(Laura Wiener, Precinct 8) Ms. Wiener asks if the redevelopment board can give their positions on the various amendments.
(Rachel Zsembery) Regarding the Evans amendment, Ms. Zsembery says the proposed map came out of a year-long community process, and it tries to equitably distribute the district across elementary schools. She thinks that going from 2.5 to 3 stories is not a difficult leap.
Ms. Zsembery believes the the Babiarz amendment will put us out of compliance, as it creates a restriction that we don't have anywhere else in the bylaw.
The Worden amendment would significantly reduce the capacity of the neighborhood multi-family district, because it inappropriately uses the term "structure".
The board supports the Anderson amendment, but is concerned with the use of a specific percentage.
Ms. Zsembery thinks the Loreti 1 amendment doesn't add anything; there's already a note in the dimensional table that requires landscaping in the front yard. For Loreti 2, 13' story heights are a standard for mixed-use buildings, and they allow for larger windows and more light. For Loreti 3, there was a question about whether we'll have any teeth to enforce it. Mr. Zsembery thinks that will be the case: if LEED Gold Certified is a condition of the permit, the applicant will need to complete that step in order to get a certificate of occupancy.
The board was unsupportive of the Wagner 1 amendment because it would inhibit parcel aggregation. The board was also unsupportive of Wagner 2, because the bonuses were based on stated desires of the community.
(Robin Bergman, Precinct 12) Ms. Bergman thinks we're about to make a mistake by passing restrictive zoning. She thinks we need to make sure we're not affecting the climate and affordability. Arlington is built out and expensive already, we don't need more market rate housing, and there's no guarantee that the state will approve the use of our affordable housing requirements. There's no guarantee that building more will bring prices down. Ms. Bergman says the US has a surplus of 3.5 million homes, but they're in the wrong place. She thinks that homelessness is caused by market rate housing, and high rents are caused by people who buy apartments for their value, without renting them out. She says that speculation and financialization makes rents higher, and upzoning will only increase gentrification. Ms. Bergman thinks we should leave room for an affordable housing overlay. There's also the debate over parking. Ms. Bergman thinks we need parking minimums because it's not practical for everyone to walk, bike, or take public transit. Also, our mass transit system isn't good. She thinks we should make the least disruptive change now, and add more later.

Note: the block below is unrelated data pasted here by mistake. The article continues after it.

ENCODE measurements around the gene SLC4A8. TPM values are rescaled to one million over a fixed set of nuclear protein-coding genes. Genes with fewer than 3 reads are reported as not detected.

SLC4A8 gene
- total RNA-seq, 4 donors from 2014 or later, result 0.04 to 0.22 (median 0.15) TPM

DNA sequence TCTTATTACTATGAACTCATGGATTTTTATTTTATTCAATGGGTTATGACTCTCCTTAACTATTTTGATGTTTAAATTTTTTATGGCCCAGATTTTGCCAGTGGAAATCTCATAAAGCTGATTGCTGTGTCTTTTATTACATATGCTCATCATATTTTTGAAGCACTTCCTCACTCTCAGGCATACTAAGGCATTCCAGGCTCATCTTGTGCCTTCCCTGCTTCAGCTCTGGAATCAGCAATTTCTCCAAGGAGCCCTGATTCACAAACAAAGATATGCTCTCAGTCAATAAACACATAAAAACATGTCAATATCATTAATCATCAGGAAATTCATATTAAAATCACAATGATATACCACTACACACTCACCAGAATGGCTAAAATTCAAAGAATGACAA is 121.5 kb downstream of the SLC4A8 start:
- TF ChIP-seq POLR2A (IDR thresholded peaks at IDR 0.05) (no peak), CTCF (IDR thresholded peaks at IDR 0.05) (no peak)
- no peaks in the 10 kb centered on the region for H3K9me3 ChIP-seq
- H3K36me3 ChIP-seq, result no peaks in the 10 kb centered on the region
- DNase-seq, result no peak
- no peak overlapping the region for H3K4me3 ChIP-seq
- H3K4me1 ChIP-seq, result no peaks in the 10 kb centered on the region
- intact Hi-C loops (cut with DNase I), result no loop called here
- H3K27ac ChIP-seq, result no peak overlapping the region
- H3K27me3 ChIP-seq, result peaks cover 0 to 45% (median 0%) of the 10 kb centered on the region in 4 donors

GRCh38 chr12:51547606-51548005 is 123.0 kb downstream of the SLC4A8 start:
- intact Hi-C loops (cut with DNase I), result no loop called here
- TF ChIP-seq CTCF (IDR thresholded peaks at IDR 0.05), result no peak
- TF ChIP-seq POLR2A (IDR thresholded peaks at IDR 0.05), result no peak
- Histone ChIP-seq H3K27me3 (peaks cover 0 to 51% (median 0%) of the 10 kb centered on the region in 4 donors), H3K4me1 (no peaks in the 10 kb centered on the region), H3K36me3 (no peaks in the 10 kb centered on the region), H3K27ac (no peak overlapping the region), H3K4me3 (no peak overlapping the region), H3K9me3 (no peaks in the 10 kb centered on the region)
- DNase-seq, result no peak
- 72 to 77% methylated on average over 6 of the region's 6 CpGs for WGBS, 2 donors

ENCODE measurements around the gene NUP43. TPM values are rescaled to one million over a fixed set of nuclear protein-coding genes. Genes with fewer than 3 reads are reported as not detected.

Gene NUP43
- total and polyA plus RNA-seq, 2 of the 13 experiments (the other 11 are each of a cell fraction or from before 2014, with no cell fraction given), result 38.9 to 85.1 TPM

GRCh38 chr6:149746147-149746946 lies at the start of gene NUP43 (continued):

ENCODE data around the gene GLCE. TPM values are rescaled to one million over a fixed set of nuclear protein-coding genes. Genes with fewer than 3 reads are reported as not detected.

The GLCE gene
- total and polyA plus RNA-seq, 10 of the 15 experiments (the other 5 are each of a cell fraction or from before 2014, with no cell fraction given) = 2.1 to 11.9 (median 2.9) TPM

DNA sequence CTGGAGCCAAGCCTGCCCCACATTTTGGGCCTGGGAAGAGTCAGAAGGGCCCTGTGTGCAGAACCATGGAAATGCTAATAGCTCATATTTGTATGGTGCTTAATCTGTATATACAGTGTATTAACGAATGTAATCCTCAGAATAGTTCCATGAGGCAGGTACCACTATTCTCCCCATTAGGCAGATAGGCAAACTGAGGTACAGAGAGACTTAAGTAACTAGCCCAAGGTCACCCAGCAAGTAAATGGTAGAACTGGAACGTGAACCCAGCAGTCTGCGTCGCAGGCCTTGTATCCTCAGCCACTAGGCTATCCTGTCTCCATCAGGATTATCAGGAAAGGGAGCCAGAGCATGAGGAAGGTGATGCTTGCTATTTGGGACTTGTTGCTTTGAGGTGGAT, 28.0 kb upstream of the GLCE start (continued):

(Laura Gitelson, Precinct 17) Ms. Gitelson moves the question.
Motion to terminate debate passes by a voice vote.
We start by voting on the amendments.
Wagner Amendment 1 fails, 58--167.
Babiarz Amendment fails, 49--174.
Loreti Amendment 1 fails, 58--164.
Bagnall-Fleming amendment fails, 57--162.
The Anderson secondary amendment passes, 201--17.
The amended Anderson amendment passes, 203--22.
The Lane amendment fails, 59--159.
Loreti Amendment 2 fails, 63--160.
(Josephine Babiarz, Point of order) Ms. Babiarz asks if she can make a friendly amendment to Worden 2, to change the word "structure".
(Greg Christiana) Mr. Christiana says no, because debate on the article has been terminated.
Worden Amendment 2 fails, 42--176.
Loreti Amendment 3 fails, 59--163.
Wagner Amendment 2 fails, 53--163.
Evans Amendment fails, 76--144.
Leone Amendment fails, 99--106.
That leaves us with the main motion, as amended by Anderson.
Main motion passes, 189--35.
With article 12 disposed of, the special town meeting is dissolved.